“Liberty must at all hazards be supported. We have a right to it, derived from our Maker. But if we had not, our fathers have earned and bought it for us, at the expense of their ease, their estates, their pleasure, and their blood.” – John Adams, A Dissertation on the Canon and Feudal Law, 1765

As one delves into the beauty and horror of history, one sees a people and a time-period that God honored, because they honored Him, and believed in a better life for their posterity – that’s us! When speaking of freedom, and the creation of a Union which would perpetuate moral law, Revolutionary history is replete with quotes to this affirmative.

Examples of 1776 Patriot’s Printed and Spoken Words/Examples

A belief in God’s might, majesty, power and dominion inspired the great Patriots of the American Revolution. Removing God and His moral law from America, is the very definition of ‘Un-American.’

“We have proclaimed to the world our determination to die freemen, rather than to live slaves. We have appealed to Heaven for the justice of our cause, and in Heaven we have placed our trust. Numerous have been the manifestations of God’s providence in sustaining us. In the gloomy period of adversity, we have had our cloud by day and pillar of fire by night. We have been reduced to distress, and the arm of Omnipotence has raised us up. Let us still rely in humble confidence on Him who is mighty to save. Good tidings will soon arrive. We shall never be abandoned by Heaven while we act worthy of its aid and protection.” – Samuel Adams, 1777, Father of the American Revolution

“Man as a creature must necessarily be subject to the laws of his creator. This will of his maker is called the Law of Nature. No human laws are of any validity if contrary to this.” – Sir William Blackstone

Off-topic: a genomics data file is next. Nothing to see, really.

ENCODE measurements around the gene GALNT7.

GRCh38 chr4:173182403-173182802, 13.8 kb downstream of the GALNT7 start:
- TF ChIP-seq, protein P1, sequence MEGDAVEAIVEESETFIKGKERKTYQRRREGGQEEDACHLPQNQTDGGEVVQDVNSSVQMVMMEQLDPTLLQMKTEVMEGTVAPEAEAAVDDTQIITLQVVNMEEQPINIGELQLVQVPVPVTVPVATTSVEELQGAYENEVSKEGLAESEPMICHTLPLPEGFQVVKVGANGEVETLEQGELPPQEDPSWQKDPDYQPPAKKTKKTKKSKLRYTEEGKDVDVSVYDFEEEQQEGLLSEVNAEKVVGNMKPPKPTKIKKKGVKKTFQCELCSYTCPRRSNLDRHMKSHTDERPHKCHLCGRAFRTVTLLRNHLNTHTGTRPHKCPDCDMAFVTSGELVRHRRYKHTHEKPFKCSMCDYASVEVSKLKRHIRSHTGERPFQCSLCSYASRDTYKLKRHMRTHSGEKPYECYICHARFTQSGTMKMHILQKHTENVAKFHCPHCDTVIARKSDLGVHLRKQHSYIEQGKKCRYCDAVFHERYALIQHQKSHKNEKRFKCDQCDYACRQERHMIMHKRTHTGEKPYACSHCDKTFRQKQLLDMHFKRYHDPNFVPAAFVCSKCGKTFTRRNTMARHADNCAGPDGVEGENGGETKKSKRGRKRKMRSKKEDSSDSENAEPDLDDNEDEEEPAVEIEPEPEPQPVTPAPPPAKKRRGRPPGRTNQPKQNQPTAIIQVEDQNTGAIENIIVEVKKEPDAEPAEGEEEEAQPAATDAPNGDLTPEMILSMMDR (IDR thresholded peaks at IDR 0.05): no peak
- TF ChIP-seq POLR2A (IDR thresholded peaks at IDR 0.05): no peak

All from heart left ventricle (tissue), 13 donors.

“…in France I had almost always seen the spirit of religion and the spirit of freedom marching in opposite directions. But in America I found they were intimately united… [the early American colonists] brought with them into the New World a form of Christianity which I cannot better describe than by styling it a democratic and republican religion. This contributed powerfully to the establishment of a republic and a democracy in public affairs; and from the beginning, politics and religion contracted an alliance which has never been dissolved.” – Alexis De Tocqueville, 1831 (Democracy in America)

“We should always remember that the many remarkable means and events by which our wants have been supplied, and our enemies repelled or restrained are such strong and striking proofs of the interposition of heaven. That our having been delivered from the threatened bondage of Britain aught, like the emancipation of the Jews from Egyptian servitude, be forever ascribed to its true cause. And instead of swelling our breasts with arrogant ideas of our power and importance, kindle in them a flame of gratitude and piety, which may consume all remains of vice and irreligion. Blessed be God!” – Founding Father John Jay, First Chief Justice

Principle 8 & 9 in Cleon Skousen’s “5000 Year-Leap” reads: “Mankind are endowed by God with certain unalienable rights” & “To protect human rights, God has revealed a code of divine law” respectively.

“The doctrines thus delivered we call the revealed or divine law, and they are to be found only in the Holy Scriptures. These precepts, when revealed, are found by comparison to be really a part of the original law of nature…” – William Blackstone

When offered “great personal rewards for making peace with your king…” Samuel Adams response was “Sir, I trust that I have long since made my peace with the King of kings.”

The Principles of Liberty